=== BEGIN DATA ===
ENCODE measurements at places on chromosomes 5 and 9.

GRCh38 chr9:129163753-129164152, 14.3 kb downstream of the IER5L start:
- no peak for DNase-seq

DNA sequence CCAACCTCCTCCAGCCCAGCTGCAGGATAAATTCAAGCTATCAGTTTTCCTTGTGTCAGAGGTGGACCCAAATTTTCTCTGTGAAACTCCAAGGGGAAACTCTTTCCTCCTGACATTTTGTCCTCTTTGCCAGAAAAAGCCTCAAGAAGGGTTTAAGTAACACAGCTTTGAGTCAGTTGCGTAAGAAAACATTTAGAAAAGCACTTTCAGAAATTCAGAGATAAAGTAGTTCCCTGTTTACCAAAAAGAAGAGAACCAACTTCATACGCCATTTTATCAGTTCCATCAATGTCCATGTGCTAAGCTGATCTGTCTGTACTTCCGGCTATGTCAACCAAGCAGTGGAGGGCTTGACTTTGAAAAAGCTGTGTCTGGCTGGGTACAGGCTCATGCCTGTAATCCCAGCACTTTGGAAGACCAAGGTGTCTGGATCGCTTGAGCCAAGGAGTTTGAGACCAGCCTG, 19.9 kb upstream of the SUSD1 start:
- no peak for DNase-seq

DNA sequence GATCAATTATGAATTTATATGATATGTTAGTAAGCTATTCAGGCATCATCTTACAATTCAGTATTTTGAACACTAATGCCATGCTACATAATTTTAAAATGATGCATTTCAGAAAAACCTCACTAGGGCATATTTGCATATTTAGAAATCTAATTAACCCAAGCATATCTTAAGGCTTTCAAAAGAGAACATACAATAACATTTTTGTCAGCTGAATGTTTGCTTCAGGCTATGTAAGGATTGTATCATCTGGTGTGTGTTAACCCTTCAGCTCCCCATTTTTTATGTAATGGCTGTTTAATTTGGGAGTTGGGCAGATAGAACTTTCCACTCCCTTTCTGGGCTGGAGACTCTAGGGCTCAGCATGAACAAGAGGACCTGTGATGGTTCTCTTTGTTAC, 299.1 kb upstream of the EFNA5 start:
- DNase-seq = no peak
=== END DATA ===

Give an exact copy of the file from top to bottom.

ENCODE measurements at places on chromosomes 5 and 9.

GRCh38 chr9:129163753-129164152, 14.3 kb downstream of the IER5L start:
- no peak for DNase-seq

DNA sequence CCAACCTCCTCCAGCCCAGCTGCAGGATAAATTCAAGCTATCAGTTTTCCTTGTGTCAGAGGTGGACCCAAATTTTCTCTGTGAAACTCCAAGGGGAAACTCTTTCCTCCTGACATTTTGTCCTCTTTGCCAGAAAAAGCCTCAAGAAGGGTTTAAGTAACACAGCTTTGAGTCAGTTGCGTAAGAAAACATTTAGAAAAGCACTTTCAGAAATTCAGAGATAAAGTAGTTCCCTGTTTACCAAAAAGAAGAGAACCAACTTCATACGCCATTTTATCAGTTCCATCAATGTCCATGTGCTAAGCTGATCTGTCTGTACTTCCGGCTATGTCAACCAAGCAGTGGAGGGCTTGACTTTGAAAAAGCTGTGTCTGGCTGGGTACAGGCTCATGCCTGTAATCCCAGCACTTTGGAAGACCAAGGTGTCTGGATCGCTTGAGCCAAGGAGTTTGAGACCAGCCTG, 19.9 kb upstream of the SUSD1 start:
- no peak for DNase-seq

DNA sequence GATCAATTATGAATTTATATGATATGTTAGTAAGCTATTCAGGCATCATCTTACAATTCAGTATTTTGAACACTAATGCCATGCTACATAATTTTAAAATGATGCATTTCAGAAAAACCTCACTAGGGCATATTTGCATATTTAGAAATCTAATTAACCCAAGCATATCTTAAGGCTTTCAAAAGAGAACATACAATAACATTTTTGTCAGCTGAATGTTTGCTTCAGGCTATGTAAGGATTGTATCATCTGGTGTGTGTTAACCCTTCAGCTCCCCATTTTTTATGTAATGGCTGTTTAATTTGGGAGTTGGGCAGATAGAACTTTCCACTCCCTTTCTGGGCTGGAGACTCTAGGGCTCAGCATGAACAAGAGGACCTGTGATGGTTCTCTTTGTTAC, 299.1 kb upstream of the EFNA5 start:
- DNase-seq = no peak